This was not dry philosophy but a journey through eternal mysteries of injustice and suffering by a man who claimed direct experience of both. Yet, Boethius’ most radical creation was a fantasy: an elderly feminine figure, of variable height, who sits by the prisoner’s bed to wipe away his tears with the hem of her tattered dusty dress. Lady Philosophy then delivers her talking cure for his desolation and self-pity in the tough love of dialectic, although she stops along the way to refresh him with songs. Here was another new way into old problems that brought compassion and imagination to bear on human experience.
Eventually I settled on the works of 10 other exceptional men and women from different periods of western history and European language cultures and arranged them in pairs to illustrate three principal explicit functions for their prison writing.
The defence of ideas and values is foremost in writing by Boethius and a twentieth-century counterpart, Dietrich Bonhoeffer, as well as that by Thomas More and a modern counter-reformer, Antonio Gramsci. Other prisoners wrote primarily to defend and preserve images of themselves, such as the writing of memory and self-justification by John Bunyan and Oscar Wilde, each of whom sought to shape readers’ responses to their experience of “grace” and “disgrace abounding” in new life-writing that made a virtue of necessity from haunting memories.
Wilde decided that the two turning points of his life were when his father sent him to Oxford University and society sent him to jail. His claim that “prison life makes one see people and things as they really are” gave him the opportunity to change not only his own outlook on suffering and imprisonment but also the incentive to resist and revise negative views of his life and reputation, because, as he argued, “it is by utterance that we live”: in an eternity of fame, by writing De profundis.
The memorial narratives of Madame Roland and Anne Frank, and the consolations of imagination in preserving the liberty and the lives of the poets Jean Cassou and Irina Ratushinskaya, offer different forms and themes in writing to preserve and console the writers’ self impressions. Each of these 10 different kinds of prisoner wrote in the moment, as they endured captivity and persecution. The final subject of my book is Primo Levi who wrote exceptionally with hindsight, in a 40-year writing career dedicated to various kinds of testimony for humankind, after his release from Auschwitz.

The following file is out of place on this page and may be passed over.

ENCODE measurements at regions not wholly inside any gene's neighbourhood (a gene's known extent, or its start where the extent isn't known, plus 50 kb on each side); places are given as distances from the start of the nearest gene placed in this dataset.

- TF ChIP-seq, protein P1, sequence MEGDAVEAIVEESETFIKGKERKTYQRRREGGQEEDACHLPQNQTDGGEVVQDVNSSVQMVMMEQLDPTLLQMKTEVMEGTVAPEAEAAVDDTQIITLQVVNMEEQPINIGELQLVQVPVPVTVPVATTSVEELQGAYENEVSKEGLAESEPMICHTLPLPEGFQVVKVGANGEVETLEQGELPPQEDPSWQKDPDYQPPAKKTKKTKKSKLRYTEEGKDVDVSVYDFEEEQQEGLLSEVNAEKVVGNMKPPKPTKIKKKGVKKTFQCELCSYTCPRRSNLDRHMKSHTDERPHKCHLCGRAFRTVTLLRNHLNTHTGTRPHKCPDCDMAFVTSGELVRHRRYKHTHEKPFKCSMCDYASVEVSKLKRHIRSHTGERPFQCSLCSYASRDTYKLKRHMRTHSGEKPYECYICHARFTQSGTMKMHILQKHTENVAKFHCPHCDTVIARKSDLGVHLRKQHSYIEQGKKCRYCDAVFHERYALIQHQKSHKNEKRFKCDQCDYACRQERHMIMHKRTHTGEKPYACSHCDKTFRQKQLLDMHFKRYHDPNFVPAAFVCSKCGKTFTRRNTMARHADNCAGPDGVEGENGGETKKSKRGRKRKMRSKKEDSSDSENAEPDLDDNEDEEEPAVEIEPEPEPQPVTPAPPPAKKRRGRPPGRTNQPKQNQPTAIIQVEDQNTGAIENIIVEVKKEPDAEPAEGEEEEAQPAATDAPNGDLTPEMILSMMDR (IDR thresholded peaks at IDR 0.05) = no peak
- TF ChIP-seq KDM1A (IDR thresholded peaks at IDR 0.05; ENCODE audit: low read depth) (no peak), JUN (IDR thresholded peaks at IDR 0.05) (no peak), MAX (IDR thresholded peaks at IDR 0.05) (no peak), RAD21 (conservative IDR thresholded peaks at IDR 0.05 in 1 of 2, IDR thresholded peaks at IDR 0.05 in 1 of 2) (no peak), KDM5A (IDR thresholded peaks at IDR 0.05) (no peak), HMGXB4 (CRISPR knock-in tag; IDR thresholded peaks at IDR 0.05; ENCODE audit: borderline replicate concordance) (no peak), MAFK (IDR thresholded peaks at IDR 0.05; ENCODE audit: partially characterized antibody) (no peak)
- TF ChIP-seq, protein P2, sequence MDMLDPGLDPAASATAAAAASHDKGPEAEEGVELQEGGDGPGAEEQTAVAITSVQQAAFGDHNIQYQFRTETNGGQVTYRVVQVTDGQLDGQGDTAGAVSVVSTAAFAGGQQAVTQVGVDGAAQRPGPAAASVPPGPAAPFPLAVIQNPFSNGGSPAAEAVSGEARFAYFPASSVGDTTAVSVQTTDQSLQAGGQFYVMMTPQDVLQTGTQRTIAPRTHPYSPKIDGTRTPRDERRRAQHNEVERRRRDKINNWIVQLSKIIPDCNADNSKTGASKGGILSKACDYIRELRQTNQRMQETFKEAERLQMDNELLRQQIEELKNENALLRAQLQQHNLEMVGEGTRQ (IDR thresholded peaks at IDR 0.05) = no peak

Most people would describe all these prisoners as men and women of conviction rather than ordinary convicts. Many of them are well known and their works have been discussed independently in specialist studies. Yet their different kinds of writing in captivity have never been read alongside each other so closely. In addition, existing studies of such celebrated intellectuals as Gramsci or Bonhoeffer tend to concentrate on their ideas, whereas the literary tactics that give these ideas their vitality and impact are seldom addressed.
I was interested in examining the functions of various recurrent themes and forms, such as dialogue of various kinds (including the implied dialogue of correspondence), lyric poetry and the life of the mind, tropes of the free mind and escape by flight, memory, dreams and death, several versions of the paradox of gain by loss, favourite biblical allusions to the lives of Jonah, St Peter and Jesus, the importance of family relationships, as well as the intriguing significance of a feminine “other”, including Boethius’ Lady Philosophy and Anne Frank’s Kitty.
These recurrent themes suggested that there was indeed something distinctive about prison writing by dissident or persecuted individuals that amounted to more than a collection of works by writers in captivity. Placing these works alongside each other in unprecedented pairings also made it easier to see how and why these authors’ uplifting responses to terrible circumstances have helped others to find ways to live their own lives.
The ghost of Boethius – proud father, loving husband, poet, theologian and philosopher, fatally tempted into politics – has walked through prison walls down the centuries.
The Consolations of Writing: Literary Strategies of Resistance from Boethius to Primo Levi, by Rivkah Zim (Princeton University Press)